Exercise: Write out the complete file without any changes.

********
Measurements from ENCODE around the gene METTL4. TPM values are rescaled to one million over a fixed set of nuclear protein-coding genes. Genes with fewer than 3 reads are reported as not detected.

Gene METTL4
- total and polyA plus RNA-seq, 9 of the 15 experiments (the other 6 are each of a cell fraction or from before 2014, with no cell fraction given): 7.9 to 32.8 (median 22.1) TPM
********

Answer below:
Measurements from ENCODE around the gene METTL4. TPM values are rescaled to one million over a fixed set of nuclear protein-coding genes. Genes with fewer than 3 reads are reported as not detected.

Gene METTL4
- total and polyA plus RNA-seq, 9 of the 15 experiments (the other 6 are each of a cell fraction or from before 2014, with no cell fraction given): 7.9 to 32.8 (median 22.1) TPM